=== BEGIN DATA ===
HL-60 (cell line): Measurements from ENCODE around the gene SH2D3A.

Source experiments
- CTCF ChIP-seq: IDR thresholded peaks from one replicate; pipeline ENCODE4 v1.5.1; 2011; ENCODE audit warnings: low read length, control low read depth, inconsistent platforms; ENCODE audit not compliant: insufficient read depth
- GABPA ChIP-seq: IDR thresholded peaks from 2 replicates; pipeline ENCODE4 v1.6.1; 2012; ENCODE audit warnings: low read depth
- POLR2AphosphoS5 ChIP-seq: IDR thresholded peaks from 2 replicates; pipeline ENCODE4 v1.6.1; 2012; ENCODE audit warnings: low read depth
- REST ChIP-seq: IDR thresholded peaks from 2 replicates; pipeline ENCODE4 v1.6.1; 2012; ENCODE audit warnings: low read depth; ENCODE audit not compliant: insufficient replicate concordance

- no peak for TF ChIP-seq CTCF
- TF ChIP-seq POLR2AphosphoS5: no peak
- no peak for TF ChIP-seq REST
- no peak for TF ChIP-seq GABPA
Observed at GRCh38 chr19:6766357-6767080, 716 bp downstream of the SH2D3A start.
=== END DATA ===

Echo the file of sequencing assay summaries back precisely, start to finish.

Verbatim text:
HL-60 (cell line): Measurements from ENCODE around the gene SH2D3A.

Source experiments
- CTCF ChIP-seq: IDR thresholded peaks from one replicate; pipeline ENCODE4 v1.5.1; 2011; ENCODE audit warnings: low read length, control low read depth, inconsistent platforms; ENCODE audit not compliant: insufficient read depth
- GABPA ChIP-seq: IDR thresholded peaks from 2 replicates; pipeline ENCODE4 v1.6.1; 2012; ENCODE audit warnings: low read depth
- POLR2AphosphoS5 ChIP-seq: IDR thresholded peaks from 2 replicates; pipeline ENCODE4 v1.6.1; 2012; ENCODE audit warnings: low read depth
- REST ChIP-seq: IDR thresholded peaks from 2 replicates; pipeline ENCODE4 v1.6.1; 2012; ENCODE audit warnings: low read depth; ENCODE audit not compliant: insufficient replicate concordance

- no peak for TF ChIP-seq CTCF
- TF ChIP-seq POLR2AphosphoS5: no peak
- no peak for TF ChIP-seq REST
- no peak for TF ChIP-seq GABPA
Observed at GRCh38 chr19:6766357-6767080, 716 bp downstream of the SH2D3A start.